Mattew: Herod died and his son Herod Archelaus (4 BC) became king after Jesus was born.
Luke: Quirinius was after Archelaus 6 Ad and later
also I d like to discuss with you prophecies about jesus in old testament, made a list and other stuff
Reply: The Problem of Luke 2:2 "This was the first census taken when Quirinius was governor of Syria"
One of the greatest difficulties in the Bible, in terms of its accuracy, is the census mentioned in Luke 2:2—a census that purportedly led Joseph and Mary to Bethlehem, where Jesus would be born. In conclusion, facile solutions do not come naturally to Luke 2:2. This does not, of course, mean that Luke erred. In agreement with Schürmann, Marshall “warns against too easy acceptance of the conclusion that Luke has gone astray here; only the discovery of new historical evidence can lead to a solution of the problem.”
Matthew and Luke have different accounts of the birth of Jesus. In fact, the accounts are so different that the only things Matthew and Luke agree on are that Mary and Joseph lived in Nazareth and that Jesus was born in Bethlehem. The rest of the information is different.
The two gospel writers record different things because they were writing to two different audiences. Matthew was a Jew who wrote to the Jews about Jesus, a Jew. Luke was the only Gentile writer of the entire Bible. He was a physician who never met Jesus. He learned all he knew from the other gospel writers.
Matthew and Luke both recorded valuable information. Do not think their information is in conflict with the other. Neither is wrong. They shared information from their own perspective.
The events didn't happen at the same time or in the same place. For instance, the shepherds and wise men did not show up at the birth of Jesus at the same time. Also, there were more than three wise men.
Matthew traces Jesus' roots back to Abraham to emphasize his role as the Jewish Messiah.
Matthew doesn't record the angel speaking to Mary as Luke does. On the other hand, Luke doesn't record the angel speaking to Joseph in a dream. Matthew did so mainly because Matthew had a Jewish audience. Joseph was faithful to the Jewish law and was considering divorcing Mary quietly instead of exposing her to public disgrace. Therefore, an angel appeared to him in a dream and told Joseph some things the angel did not tell Mary, according to Luke's gospel.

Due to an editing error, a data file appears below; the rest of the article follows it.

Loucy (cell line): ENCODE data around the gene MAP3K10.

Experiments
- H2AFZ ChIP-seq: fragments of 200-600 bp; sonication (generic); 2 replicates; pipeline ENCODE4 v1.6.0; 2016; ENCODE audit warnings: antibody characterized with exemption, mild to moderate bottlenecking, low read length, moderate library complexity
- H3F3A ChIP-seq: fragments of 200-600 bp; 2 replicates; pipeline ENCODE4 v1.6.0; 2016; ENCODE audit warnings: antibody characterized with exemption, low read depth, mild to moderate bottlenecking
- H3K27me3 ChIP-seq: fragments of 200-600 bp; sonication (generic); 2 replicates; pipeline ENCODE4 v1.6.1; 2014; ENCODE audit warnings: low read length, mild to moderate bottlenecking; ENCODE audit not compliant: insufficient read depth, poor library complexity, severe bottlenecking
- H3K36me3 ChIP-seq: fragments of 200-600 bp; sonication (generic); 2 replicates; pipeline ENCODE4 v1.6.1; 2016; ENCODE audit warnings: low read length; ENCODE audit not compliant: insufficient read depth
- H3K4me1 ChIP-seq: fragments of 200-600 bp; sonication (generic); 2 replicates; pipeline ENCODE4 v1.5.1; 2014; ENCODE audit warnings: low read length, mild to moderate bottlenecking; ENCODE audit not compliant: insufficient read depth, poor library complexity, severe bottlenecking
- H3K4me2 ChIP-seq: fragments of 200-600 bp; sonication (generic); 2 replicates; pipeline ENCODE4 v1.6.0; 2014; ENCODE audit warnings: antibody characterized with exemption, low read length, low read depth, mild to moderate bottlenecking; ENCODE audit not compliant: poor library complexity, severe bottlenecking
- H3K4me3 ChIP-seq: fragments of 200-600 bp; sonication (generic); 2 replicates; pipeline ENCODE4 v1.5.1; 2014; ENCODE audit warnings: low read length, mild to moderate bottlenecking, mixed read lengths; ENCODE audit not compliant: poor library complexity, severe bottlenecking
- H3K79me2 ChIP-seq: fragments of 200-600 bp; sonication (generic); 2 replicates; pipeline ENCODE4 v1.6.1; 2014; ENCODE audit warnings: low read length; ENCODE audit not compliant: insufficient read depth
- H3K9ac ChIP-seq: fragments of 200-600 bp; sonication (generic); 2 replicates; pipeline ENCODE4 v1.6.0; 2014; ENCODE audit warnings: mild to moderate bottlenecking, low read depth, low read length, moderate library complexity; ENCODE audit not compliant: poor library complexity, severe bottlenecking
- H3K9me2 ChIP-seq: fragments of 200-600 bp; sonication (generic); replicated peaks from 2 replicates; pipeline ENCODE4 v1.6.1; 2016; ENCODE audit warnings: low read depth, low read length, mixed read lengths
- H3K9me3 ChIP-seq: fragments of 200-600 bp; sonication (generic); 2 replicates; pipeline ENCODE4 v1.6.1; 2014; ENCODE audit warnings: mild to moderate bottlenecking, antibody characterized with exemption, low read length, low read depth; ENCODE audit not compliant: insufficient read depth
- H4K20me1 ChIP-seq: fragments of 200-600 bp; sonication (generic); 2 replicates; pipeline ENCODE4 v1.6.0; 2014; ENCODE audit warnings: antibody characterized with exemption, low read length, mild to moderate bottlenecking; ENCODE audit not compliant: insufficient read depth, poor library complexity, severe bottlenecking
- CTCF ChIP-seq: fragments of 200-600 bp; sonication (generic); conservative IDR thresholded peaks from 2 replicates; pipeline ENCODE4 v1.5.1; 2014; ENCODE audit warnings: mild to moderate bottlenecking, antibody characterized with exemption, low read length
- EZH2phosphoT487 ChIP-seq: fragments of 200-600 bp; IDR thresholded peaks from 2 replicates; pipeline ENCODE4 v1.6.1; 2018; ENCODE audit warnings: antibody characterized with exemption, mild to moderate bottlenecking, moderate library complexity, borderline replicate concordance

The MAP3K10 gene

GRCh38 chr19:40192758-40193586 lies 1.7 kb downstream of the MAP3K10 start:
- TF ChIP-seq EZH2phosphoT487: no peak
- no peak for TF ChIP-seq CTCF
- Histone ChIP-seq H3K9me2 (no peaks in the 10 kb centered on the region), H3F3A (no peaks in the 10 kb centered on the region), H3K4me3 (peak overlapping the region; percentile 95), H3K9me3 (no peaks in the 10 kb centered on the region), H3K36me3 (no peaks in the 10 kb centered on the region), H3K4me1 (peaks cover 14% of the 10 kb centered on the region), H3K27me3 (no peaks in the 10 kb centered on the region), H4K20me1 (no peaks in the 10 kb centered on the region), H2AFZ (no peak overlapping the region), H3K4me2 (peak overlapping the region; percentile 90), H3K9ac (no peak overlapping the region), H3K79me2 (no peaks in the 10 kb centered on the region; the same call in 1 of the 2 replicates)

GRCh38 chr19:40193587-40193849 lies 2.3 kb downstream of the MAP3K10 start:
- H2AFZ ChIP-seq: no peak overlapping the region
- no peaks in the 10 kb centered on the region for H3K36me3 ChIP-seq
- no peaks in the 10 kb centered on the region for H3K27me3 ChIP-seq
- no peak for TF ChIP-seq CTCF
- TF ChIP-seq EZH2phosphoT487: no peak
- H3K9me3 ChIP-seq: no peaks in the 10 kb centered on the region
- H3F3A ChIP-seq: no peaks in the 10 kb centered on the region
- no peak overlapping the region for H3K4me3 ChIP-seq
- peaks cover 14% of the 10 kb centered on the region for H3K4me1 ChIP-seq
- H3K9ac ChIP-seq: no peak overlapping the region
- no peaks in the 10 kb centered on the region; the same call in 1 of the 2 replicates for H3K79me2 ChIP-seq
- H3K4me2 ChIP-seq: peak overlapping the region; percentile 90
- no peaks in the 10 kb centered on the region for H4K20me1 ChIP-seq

The angel told Joseph, "Joseph son of David, do not be afraid to take Mary home as your wife, because what is conceived in her is from the Holy Spirit. She will give birth to a son, and you are to give him the name Jesus because he will save his people from their sins.”
Matthew, like Luke, does say Jesus was born in Bethlehem. However, Matthew does not record the journey to Bethlehem or give the reason Joseph had to go when Mary was about to give birth. We find out those details in the Gospel of Luke.
Matthew doesn't mention there not being any room in the inn or a manger. After telling about the angel speaking to Joseph, Matthew jumps right into telling the story about the Magi, or wise men. He gives more details about them than he does about the birth of Jesus which includes Mary and Joseph fleeing from Bethlehem to Egypt to escape Herod. If you read the story carefully, you will see that Jesus is no longer a baby when the wise men arrived with their gifts. It took them about two years for their caravan to get to Bethlehem after stopping in Jerusalem. Jesus was no longer a baby, and His parents were living in a house at that time.
Matthew doesn't record the journey to Bethlehem at all, but he records them leaving the city and going back to Nazareth. It is surprising that Matthew didn't record how Mary and Joseph went to Jerusalem so Jesus could be circumcised when He was eight days old because it was a Jewish law.
What we know about the birth of Jesus comes mostly from Luke 2:1-39. Luke gives much more information than Matthew. Luke traces Jesus' ancestry all the way back to Adam. Luke says His family lived in Nazareth and went to Bethlehem for a census required by Caesar Augusta that all the world should be taxed in their own city. Matthew didn't give us that information.
When the baby was born, Mary wrapped him in swaddling clothes and laid him in a manger because there was no room for them in the inn. Matthew left that out of his gospel.
Shepherds were abiding in the field, keeping watch over their flock by night when an angel of the Lord came upon them and told them the good news that in the city of David a Savior was born. Then the angel gave the shepherd a sign that they would find the babe lying in a manger and wrapped in swaddling clothes. After the angel left, the shepherds went to Bethlehem to see what had come to pass. They found Mary, Joseph, and the baby lying in a manger. The shepherds returned to their fields glorifying and praising God for all the things that they had heard and seen. It was just as the angel told them.
Matthew tells what was important to him and his audience. Luke tells some of the same stories from his perspective.
Matthew has the dream of Joseph. Luke has the Annunciation to Mary.
Matthew told about the flight to Egypt. Luke told about the journey to Bethlehem and being there.
Matthew tells the story of the wise men. Luke tells the story of the shepherds.
Matthew and Luke give Joseph’s genealogy but in different ways. Matthew gives Jesus' genealogy only back to Abraham, the first Jew. Luke gives the genealogy as far back as he could. He traces Jesus' ancestry back to Adam, the first man God created.
Matthew doesn't show readers what happened after Jesus was born in Bethlehem. Unless you read the Gospel of Luke, you would not know that there was no room for Mary and Joseph and Jesus was born in a stable, wrapped in swaddling cloths and placed in a manger. Matthew was silent about those things.